Infumorph Overdose

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Infumorph is a liquid solution of the potent pain reliever morphine sulfate. It’s administered by continuous spinal injection via a microinfusion device. Infumorph is indicated for the management of severe chronic pain. Patients must already be opioid-tolerant to be eligible for treatment. Administration of Infumorph to non-opioid tolerant individuals significantly increases the likelihood of overdose.

Patients should be closely monitored for the onset of severe respiratory depression. The first 24 hours following the initiating dose is the highest risk period for potentially life-threatening respiratory depression.

Doses should be stopped at any sign of infection at the injection site. The formation of inflammatory masses at the injection site is an infrequent but potential complication of Infumorph use. The use of anticoagulant therapy and uncontrolled bleeding diathesis are contraindicated to Infumorph use due to the potentially hazardous side effects that can occur.

Infumorph Overdose

Infumorph overdose is primarily characterized by severe respiratory depression, significantly decreased levels of consciousness, and pinpoint pupils. Respiratory depression is the most common and most serious risk factor associated with Infumorph use.

Infumorph is a powerful central nervous system depressant. It depresses the automatic urge to breathe by acting directly on the brainstem -the area of the brain that controls respiration. The brainstem triggers respiration based on carbon dioxide levels in the blood. Infumorph inhibits the brainstem’s ability to register elevated carbon dioxide levels.

In the event of an overdose, the body remains unaware of the need to breathe. This can lead to toxic carbon dioxide levels and oxygen deprivation of the cells. If too much time elapses before the patient receives emergency treatment, the result can be irreversible brain damage, paralysis, coma, and death.

Pinpoint pupils may be unresponsive to light. Severely constricted pupils are nearly always present in opioid overdose cases, with the primary exception being cases of severe hypoxia. As the patient deteriorates and becomes hypoxic, the pupils will transition from maximal constriction to full dilation.

The patient may deteriorate rapidly from being fully alert and oriented to being entirely unresponsive in a matter of minutes. Pulmonary edema, circulatory collapse, and cardiac arrest may occur. Other signs of opioid overdose include cold/clammy skin, blue/purple lips and fingernails, muscle flaccidity, and weakness.

Infumorph Overdose

The amount of Infumorph necessary to overdose varies dramatically among patients. Doses are administered in microdoses via continuous spinal injection. Administration of Infumorph can only be administered by medical professionals who are specially trained in the spinal infusion of synthetic opioids.

Factors that influence the likelihood of overdose include the patient’s weight, body fat percentage, age, kidney/liver function, overall health, genetic predispositions, and pre-existing opioid tolerance.

Of these, one of the most significant factors is opioid tolerance. Infumorph is a highly concentrated form of morphine sulfate. Its metabolism depends on the body having a stable response to continuous infusion of the drug. Patients who are fully metabolically adjusted to processing high doses of synthetic opioids have the best chance of a stable response to dose adjustments.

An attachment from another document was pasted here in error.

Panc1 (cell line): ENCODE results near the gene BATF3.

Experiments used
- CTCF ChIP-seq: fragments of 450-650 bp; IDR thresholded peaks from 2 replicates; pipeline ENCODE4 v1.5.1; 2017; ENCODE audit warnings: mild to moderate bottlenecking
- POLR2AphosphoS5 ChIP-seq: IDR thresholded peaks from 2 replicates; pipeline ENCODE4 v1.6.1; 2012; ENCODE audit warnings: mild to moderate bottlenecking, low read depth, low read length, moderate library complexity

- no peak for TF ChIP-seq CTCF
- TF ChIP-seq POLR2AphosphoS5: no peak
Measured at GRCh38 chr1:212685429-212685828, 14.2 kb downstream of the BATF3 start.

The patient’s size is also highly influential. Small patients tend to require lower doses of Infumorph, whereas larger patients can handle higher doses without complication.

Infumorph and other morphine-derived medications are primarily metabolized by the liver. Patients with a history of liver malfunction will likely require lower doses of Infumorph. Poor liver function can lead to slow processing of the drug, leading to extended clearance times and elevated blood plasma concentrations. This can significantly increase the likelihood of overdose.

The primary risk factor associated with Infumorph overdose is respiratory arrest. This can occur either because of direct respiratory depression via activity on the brainstem or as the secondary result of oxygen deprivation.

Priorities for treatment include establishing and protecting the patient’s airway, maintaining ventilation, and administering an opioid antagonist. Ventilation can be assisted with the use of a bag-valve mask if the patient is still conscious. Unconscious patients may require the placement of an endotracheal tube to secure the airway. Oxygen therapy may also be used to ensure adequate oxygenation and address the onset of pulmonary edema. Vasopressors may be used to treat cardiovascular depression.

If clinically significant respiratory depression is present, the use of an opioid antagonist like naloxone will be needed. Naloxone can rapidly reverse the effects of morphine by breaking its bonds to opioid receptors. In cases of severe overdose, naloxone may need to be administered multiple times.

If you or someone you love is struggling with an opioid abuse disorder, The Recovery Village is available to answer any questions you may have. Visit us online at or call our toll-free hotline at 855-548-9825 to learn more.

Medical Disclaimer: The Recovery Village aims to improve the quality of life for people struggling with a substance use or mental health disorder with fact-based content about the nature of behavioral health conditions, treatment options and their related outcomes. We publish material that is researched, cited, edited and reviewed by licensed medical professionals. The information we provide is not intended to be a substitute for professional medical advice, diagnosis or treatment. It should not be used in place of the advice of your physician or other qualified healthcare provider.